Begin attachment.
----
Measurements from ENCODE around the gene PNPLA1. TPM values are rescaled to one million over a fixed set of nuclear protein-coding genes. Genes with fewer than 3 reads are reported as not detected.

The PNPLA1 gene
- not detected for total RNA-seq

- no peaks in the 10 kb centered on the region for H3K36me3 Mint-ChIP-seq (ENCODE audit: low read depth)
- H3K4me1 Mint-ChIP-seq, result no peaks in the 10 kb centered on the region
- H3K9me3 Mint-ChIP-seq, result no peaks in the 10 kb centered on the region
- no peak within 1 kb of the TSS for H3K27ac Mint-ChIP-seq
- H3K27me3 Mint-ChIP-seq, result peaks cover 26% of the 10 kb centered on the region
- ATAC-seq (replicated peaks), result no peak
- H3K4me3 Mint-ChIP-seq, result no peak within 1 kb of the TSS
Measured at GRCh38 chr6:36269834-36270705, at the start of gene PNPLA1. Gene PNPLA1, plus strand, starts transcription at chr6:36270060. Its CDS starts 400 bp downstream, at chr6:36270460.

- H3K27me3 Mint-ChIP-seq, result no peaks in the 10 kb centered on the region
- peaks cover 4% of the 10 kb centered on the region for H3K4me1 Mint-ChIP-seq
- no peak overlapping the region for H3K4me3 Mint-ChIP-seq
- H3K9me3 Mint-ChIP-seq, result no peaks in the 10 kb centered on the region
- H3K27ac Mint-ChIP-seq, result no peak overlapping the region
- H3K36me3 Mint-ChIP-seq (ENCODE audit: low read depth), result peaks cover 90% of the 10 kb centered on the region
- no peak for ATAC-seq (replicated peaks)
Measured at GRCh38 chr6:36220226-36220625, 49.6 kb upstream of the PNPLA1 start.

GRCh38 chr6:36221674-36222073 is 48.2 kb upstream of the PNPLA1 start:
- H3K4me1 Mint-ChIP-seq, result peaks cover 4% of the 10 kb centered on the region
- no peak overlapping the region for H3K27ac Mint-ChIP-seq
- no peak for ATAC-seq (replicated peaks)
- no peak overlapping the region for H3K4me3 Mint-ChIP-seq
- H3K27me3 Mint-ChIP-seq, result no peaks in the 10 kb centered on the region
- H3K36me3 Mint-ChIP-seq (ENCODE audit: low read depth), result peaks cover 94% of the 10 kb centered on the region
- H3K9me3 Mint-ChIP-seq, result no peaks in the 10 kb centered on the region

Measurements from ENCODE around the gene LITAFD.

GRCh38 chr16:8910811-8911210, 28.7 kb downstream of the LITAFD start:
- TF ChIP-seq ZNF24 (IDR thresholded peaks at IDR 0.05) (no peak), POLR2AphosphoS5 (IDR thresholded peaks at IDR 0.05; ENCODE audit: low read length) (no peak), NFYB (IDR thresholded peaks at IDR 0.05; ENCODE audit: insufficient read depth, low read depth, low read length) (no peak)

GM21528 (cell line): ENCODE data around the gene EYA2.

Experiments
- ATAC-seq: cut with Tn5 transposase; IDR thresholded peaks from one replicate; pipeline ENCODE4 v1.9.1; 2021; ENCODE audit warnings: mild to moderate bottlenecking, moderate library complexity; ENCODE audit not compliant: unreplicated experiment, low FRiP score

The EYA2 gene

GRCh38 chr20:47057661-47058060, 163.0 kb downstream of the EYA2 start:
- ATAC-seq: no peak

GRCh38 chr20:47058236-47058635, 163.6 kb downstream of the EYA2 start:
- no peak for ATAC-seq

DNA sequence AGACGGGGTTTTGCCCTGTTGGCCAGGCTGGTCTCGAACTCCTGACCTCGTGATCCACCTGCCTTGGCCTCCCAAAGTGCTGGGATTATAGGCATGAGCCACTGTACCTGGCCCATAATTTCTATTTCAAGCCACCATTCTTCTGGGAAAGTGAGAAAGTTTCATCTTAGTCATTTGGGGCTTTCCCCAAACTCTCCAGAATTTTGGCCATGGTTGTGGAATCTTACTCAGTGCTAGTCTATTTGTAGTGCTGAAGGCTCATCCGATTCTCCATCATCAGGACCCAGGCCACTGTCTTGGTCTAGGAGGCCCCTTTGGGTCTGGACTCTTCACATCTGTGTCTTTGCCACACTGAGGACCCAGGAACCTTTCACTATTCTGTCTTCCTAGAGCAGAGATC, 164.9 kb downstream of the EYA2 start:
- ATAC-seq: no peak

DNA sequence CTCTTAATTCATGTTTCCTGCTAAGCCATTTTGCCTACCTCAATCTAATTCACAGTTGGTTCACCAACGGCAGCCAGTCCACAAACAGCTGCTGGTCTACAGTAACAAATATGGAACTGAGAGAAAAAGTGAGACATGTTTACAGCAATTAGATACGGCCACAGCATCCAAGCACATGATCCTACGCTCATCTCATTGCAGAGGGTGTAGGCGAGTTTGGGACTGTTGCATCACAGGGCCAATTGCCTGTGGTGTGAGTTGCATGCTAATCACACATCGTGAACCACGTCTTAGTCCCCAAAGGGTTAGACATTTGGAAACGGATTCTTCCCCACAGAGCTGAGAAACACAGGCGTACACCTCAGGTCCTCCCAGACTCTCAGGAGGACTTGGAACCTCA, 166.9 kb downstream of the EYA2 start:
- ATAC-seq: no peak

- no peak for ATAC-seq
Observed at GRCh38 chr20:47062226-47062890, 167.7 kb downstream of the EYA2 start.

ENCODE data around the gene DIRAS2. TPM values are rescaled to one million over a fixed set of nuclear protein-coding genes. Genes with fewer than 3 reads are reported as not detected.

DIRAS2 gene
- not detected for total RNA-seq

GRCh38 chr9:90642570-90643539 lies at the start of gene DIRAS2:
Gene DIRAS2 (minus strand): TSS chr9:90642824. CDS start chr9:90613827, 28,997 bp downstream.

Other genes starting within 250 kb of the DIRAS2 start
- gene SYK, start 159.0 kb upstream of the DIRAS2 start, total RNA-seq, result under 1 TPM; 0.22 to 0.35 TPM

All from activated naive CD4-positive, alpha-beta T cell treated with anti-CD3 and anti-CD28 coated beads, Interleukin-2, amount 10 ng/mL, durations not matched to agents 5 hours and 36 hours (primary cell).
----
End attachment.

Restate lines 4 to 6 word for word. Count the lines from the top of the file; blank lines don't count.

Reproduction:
- no peaks in the 10 kb centered on the region for H3K36me3 Mint-ChIP-seq (ENCODE audit: low read depth)
- H3K4me1 Mint-ChIP-seq, result no peaks in the 10 kb centered on the region
- H3K9me3 Mint-ChIP-seq, result no peaks in the 10 kb centered on the region